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Dr. Albrecht Schulte-Hostedde

Applied Evolutionary Ecology - Canada Research Chair


Research Involves

Using principles of evolutionary ecology to conserve Canada’s biodiversity.


Research Relevance

This research will improve the conservation of Canadian animal species through the use of evolutionary ecology principles.


Using Evolution to Conserve Canada’s Biodiversity

All living organisms are the product of their evolutionary history, and researchers have recently learned that evolutionary change within populations can occur very quickly.


Dr. Albrecht Schulte-Hostedde, Canada Research Chair in Applied Evolutionary Ecology, is using the principles of evolutionary ecology – which involves the study of ecology while taking into account the evolutionary histories of species – to answer a number of issues involving of conservation: Does evolutionary adaptation occur in species that are bred in captivity? What are the consequences for subsequent release? How does urbanization affect how species adapt to their environment? How do invasive species affect the evolution of native populations?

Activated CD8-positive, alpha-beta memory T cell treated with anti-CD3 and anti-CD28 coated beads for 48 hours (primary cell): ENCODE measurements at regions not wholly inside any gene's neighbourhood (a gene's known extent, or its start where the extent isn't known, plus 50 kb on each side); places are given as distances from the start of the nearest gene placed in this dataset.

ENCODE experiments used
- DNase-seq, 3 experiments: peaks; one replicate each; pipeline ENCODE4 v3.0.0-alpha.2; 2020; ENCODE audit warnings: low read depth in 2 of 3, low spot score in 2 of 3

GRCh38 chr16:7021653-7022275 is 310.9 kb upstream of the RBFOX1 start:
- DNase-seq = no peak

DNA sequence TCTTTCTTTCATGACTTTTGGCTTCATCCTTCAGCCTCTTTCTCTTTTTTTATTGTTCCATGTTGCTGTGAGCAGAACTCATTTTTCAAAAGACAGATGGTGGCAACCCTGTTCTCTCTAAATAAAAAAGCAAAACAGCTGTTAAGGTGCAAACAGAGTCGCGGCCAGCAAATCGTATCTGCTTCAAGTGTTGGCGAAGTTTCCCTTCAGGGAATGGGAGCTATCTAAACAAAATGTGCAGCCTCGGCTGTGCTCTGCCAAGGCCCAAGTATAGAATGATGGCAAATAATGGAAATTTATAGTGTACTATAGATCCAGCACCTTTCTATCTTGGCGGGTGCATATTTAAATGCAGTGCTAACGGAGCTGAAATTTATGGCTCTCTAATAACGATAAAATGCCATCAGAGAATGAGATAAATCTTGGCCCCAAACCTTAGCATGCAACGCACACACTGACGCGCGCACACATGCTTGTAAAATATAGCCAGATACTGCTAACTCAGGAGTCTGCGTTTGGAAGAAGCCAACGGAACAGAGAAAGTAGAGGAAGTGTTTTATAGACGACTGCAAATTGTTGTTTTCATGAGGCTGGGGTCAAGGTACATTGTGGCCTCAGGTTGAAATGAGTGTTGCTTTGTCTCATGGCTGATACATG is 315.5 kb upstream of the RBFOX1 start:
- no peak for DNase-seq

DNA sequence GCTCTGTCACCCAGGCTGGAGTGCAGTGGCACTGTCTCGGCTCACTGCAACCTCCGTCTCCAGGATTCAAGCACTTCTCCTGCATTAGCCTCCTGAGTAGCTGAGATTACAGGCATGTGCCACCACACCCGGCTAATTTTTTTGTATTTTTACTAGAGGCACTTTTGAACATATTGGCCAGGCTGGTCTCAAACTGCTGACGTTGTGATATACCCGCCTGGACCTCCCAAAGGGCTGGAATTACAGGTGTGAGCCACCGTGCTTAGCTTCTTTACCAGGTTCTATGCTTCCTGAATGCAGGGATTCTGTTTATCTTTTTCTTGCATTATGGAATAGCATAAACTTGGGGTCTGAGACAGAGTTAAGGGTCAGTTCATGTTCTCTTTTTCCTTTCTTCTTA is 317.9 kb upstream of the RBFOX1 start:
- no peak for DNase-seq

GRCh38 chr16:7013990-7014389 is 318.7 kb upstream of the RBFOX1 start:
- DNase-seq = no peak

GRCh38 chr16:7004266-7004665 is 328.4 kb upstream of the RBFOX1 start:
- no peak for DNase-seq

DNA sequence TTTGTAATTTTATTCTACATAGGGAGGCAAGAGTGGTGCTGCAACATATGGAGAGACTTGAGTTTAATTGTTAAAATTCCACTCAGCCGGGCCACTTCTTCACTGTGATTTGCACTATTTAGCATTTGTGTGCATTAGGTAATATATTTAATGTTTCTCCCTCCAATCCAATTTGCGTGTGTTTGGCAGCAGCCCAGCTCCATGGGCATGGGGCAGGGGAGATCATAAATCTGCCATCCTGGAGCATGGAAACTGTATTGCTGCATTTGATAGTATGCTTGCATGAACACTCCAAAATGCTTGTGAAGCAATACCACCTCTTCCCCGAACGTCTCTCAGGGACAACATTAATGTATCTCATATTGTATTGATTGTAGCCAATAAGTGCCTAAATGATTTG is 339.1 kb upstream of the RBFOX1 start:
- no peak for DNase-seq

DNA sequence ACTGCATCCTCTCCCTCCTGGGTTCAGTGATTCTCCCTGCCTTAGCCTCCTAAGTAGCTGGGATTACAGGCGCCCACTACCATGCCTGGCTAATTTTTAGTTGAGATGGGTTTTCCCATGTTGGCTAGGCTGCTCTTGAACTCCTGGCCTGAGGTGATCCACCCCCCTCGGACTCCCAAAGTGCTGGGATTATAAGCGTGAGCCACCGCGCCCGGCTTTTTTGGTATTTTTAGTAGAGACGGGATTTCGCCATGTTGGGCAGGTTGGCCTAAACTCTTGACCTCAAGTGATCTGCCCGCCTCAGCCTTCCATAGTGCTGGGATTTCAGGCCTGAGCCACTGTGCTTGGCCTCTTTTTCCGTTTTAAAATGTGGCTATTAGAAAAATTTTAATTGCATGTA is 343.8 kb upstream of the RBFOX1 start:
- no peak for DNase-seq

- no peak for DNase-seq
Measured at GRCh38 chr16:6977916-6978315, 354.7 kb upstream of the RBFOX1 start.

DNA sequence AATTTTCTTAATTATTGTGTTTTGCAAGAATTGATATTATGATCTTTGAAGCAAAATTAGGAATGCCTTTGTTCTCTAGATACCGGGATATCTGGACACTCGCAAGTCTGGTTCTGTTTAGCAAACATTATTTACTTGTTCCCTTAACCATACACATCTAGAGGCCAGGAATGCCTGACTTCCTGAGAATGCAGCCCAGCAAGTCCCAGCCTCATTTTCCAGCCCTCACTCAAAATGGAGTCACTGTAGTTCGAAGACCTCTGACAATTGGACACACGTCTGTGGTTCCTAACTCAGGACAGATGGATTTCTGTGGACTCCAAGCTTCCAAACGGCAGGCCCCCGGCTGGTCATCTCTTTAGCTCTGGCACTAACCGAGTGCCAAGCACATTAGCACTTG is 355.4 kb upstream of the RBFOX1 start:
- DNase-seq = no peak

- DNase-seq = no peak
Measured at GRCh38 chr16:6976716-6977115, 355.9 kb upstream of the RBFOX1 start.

To address these issues, Schulte-Hostedde is examining the effects that domestic mink that have escaped from mink farms have on wild mink populations. He has already detected interbreeding between these two groups, leading to questions about the health of wild mink near mink farms. Schulte-Hostedde is also examining the effects of inbreeding on male fertility in the endangered red wolf and other at risk species.

In addition, Schulte-Hostedde is trying to improve captive breeding programs by integrating them with natural aspects of mating systems. He is also examining how urban chipmunks and other species have adapted to their evolutionarily novel environments.

Understanding how biodiversity can be conserved and maintained has rarely been integrated with an evolutionary perspective. Schulte-Hostedde’s research is allowing for the development of new approaches to these pressing environmental issues.

Video from TEDx Evolutionary consequences of human activities